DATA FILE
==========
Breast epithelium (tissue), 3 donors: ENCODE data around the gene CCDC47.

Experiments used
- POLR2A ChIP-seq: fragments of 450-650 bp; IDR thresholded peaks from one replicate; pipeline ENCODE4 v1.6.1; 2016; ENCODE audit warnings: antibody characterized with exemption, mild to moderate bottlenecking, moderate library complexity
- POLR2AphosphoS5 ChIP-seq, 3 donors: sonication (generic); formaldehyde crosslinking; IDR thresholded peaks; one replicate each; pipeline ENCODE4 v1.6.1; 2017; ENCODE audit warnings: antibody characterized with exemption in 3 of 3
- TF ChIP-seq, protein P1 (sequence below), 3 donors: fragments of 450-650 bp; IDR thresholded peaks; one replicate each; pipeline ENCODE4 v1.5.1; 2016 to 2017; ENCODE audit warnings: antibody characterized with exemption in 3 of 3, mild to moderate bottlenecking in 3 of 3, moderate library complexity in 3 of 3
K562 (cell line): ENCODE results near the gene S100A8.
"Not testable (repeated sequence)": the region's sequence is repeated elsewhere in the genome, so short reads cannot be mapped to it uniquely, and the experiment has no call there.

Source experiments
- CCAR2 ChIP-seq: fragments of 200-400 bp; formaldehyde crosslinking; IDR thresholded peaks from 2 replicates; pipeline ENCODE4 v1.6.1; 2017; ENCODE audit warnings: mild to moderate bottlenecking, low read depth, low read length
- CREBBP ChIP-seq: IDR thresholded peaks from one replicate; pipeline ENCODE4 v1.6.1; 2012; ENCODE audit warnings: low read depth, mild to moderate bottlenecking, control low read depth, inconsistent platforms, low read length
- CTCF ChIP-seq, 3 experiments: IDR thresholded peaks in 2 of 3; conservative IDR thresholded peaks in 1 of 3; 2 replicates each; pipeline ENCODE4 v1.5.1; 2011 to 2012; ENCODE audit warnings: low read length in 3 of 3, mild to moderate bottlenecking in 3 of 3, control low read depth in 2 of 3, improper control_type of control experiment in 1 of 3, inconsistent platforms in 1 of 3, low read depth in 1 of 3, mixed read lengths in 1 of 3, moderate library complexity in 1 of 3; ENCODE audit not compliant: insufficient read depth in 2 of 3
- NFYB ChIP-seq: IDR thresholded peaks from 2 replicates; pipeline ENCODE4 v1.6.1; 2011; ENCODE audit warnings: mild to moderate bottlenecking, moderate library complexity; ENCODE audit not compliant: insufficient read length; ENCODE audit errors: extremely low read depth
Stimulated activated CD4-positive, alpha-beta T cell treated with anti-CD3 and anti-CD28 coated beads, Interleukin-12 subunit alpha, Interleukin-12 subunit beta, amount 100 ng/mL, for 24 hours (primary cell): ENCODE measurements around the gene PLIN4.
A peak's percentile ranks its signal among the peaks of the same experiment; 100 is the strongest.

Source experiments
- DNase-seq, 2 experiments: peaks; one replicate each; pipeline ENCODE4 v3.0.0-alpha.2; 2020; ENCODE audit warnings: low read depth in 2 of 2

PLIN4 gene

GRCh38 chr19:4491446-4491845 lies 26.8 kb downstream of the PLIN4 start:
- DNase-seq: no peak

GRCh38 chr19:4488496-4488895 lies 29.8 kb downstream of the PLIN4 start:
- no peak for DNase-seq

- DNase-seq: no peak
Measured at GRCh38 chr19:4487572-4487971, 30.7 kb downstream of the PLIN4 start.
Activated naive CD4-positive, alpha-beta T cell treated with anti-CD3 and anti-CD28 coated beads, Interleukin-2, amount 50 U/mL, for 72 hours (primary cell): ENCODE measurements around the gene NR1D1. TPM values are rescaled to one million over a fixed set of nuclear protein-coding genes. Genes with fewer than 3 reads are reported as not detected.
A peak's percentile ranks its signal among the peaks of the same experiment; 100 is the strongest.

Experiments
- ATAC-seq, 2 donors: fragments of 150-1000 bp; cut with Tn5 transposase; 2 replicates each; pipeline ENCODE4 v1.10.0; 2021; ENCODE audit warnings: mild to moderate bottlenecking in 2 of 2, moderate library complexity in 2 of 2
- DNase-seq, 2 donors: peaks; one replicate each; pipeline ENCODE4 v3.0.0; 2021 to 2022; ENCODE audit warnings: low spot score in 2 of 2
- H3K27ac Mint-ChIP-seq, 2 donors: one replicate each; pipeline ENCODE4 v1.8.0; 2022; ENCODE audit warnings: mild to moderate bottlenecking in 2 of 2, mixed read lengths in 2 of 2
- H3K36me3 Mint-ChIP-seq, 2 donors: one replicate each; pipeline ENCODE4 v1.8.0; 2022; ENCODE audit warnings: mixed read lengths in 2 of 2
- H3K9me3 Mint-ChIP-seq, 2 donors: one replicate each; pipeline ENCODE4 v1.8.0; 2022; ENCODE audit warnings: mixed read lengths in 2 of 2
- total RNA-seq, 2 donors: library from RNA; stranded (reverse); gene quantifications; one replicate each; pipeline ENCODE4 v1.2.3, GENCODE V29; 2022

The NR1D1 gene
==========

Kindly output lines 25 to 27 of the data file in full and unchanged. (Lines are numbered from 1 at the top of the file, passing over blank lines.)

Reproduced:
A peak's percentile ranks its signal among the peaks of the same experiment; 100 is the strongest.

Experiments
- ATAC-seq, 2 donors: fragments of 150-1000 bp; cut with Tn5 transposase; 2 replicates each; pipeline ENCODE4 v1.10.0; 2021; ENCODE audit warnings: mild to moderate bottlenecking in 2 of 2, moderate library complexity in 2 of 2